A survey of natural electromagnetic noise in the frequency range f = 1–10 kHz at Halley station, Antarctica: 1. Radio atmospherics from lightning
This paper presents results from the first systematic survey of VLF wave activity at Halley, Antarctica (76 °S, 27 °W, L = 4.3). Beginning in 1971, the peak, average and minimum (P, A, M) signal levels observed in four frequency bands centred on 0.75 kHz, 1.25 kHz, 3.2 kHz and 9.6 kHz have been recorded every 5 min. At these frequencies the observed radio noise is largely natural, the waves being generated either in the magnetosphere (e.g. chorus, hiss, etc.) or near the ground, the latter principally from lightning discharges (radio atmospherics, or “spherics”) which reach the receiver after propagating some distance in the Earth-ionosphere waveguide (lightning does not occur in the immediate vicinity of Halley). Here we analyse the observations for 1984, the first complete year for which we have data in digital form, in terms of thunderstorm regions, as a benchmark for more extended studies of possible long-term change in global lightning activity. The data are presented in compressed colour graphic format which facilitates the identification of periodic (diurnal and annual) and aperiodic variations. At 3.2 kHz, attenuation in the Earth-ionosphere waveguide is severe, and only relatively few spherics, from close lighting source regions, are observed. Thus, whilst the 3.2 M channel is insensitive to lightning, and responds mostly to magnetospheric emissions, the 3.2 P channel is dominated by spherics. The 3.2 P data show a marked diurnal and seasonal variation symmetrical about Halley local noon and about the solstices, consistent with nearby sources and attenuation rates for subionospheric propagation which are much greater during the day than at night. At 9.6 kHz, waveguide attenuation is much lower (and there is less difference between day and night), and the minimum channel is dominated by a continuum of spheric noise originating from globally distributed distant source regions, notably those in the tropics. Consequently, there is no control by the local dawn-dusk terminator; the diurnal and seasonal variation is not symmetrical about Halley local noon and the solstices but consists of a quasi-sinusoidal diurnal variation, in which the phases of the minimum and maximum vary during the year: ~07 LT (LT∼-UT−2h at Halley) and ~17 LT in December (summer) and ~10 LT and ~21 LT in June (winter). Agreement between the observations and the CCIR (1983) empirical model is poor. A somewhat better fit is given by a simple model in which thunderstorm regions consist of point sources having radiated powers which vary with local time and season, the total effect at Halley being modelled as the sum of contributions from these sources.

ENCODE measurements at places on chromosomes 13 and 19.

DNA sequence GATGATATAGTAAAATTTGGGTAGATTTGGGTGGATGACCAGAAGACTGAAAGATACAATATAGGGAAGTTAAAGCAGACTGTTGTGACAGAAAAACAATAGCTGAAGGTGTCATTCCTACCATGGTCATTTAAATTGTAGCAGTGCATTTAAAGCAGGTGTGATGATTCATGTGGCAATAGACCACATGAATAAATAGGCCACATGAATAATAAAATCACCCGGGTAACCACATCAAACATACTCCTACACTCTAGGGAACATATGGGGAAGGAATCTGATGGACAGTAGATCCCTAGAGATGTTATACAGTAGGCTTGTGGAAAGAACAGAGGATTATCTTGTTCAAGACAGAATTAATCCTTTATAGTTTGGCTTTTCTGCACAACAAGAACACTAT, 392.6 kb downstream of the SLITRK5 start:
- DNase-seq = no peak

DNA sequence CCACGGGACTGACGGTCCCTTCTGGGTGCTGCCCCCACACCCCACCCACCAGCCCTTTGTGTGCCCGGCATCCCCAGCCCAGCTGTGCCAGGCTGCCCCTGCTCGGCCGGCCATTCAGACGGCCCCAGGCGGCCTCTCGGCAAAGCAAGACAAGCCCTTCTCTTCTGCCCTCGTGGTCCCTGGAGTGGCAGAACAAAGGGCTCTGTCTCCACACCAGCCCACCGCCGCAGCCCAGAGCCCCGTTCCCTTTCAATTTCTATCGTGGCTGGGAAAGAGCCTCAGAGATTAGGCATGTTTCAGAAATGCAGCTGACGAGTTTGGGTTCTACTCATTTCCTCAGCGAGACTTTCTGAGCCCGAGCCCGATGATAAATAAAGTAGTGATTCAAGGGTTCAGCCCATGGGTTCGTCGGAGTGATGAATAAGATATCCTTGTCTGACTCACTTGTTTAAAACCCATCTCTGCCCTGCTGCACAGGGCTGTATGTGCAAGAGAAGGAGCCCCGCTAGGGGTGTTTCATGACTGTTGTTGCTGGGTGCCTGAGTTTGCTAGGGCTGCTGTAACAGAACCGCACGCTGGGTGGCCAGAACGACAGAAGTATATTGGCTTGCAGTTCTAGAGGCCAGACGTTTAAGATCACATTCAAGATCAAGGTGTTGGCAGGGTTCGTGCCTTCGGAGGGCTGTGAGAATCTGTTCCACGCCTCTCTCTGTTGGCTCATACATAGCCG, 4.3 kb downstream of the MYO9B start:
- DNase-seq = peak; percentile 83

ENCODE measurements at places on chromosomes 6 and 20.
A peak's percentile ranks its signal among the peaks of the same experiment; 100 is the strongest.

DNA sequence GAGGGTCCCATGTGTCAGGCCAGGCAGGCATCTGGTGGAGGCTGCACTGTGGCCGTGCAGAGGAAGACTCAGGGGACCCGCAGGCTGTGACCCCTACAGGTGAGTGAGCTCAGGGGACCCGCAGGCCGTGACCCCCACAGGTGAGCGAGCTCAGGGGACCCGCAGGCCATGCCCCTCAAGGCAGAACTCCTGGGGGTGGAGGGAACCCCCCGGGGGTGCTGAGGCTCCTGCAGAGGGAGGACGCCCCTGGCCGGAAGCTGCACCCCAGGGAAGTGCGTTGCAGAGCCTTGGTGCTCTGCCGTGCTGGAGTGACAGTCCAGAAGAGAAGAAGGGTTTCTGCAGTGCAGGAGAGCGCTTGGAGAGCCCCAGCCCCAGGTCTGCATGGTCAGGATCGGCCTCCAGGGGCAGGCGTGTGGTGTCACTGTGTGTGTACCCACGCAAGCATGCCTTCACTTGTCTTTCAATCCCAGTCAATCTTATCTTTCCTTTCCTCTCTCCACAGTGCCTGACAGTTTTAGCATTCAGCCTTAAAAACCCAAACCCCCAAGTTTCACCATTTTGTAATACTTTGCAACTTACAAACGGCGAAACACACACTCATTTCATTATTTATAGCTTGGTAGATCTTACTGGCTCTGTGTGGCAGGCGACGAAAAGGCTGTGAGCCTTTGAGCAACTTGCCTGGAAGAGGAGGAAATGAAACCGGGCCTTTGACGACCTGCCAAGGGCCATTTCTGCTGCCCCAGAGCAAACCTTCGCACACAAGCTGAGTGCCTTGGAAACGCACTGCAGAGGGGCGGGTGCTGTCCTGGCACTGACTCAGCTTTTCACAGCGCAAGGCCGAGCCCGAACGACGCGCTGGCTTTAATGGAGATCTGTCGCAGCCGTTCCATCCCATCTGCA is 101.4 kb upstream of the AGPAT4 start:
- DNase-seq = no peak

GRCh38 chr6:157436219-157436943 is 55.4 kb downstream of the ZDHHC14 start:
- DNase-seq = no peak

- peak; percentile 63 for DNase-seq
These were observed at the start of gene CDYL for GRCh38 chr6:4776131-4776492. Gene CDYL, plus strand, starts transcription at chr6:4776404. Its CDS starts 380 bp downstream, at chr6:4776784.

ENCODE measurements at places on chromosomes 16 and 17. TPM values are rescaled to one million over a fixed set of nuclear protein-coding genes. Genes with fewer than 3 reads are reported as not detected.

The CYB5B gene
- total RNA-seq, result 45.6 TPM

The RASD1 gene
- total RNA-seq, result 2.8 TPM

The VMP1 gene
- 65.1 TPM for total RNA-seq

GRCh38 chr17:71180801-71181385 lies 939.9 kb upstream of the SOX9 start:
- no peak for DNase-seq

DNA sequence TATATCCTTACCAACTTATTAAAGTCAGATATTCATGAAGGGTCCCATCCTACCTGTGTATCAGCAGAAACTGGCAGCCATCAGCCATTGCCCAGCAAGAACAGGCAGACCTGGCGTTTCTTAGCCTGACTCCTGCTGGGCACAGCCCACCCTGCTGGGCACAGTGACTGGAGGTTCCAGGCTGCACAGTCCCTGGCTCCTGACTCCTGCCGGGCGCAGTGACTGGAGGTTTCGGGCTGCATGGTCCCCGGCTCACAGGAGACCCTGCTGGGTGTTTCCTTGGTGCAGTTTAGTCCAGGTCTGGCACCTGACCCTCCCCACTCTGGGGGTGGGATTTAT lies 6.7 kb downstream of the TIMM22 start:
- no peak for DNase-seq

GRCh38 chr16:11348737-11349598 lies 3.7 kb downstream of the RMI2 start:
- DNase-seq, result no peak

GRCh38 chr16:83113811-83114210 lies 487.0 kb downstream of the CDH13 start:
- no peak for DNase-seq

Authors: Smith, A.J., Jenkins, P.J.
1 January, 1998
Journal of Atmospheric and Solar-Terrestrial Physics / 60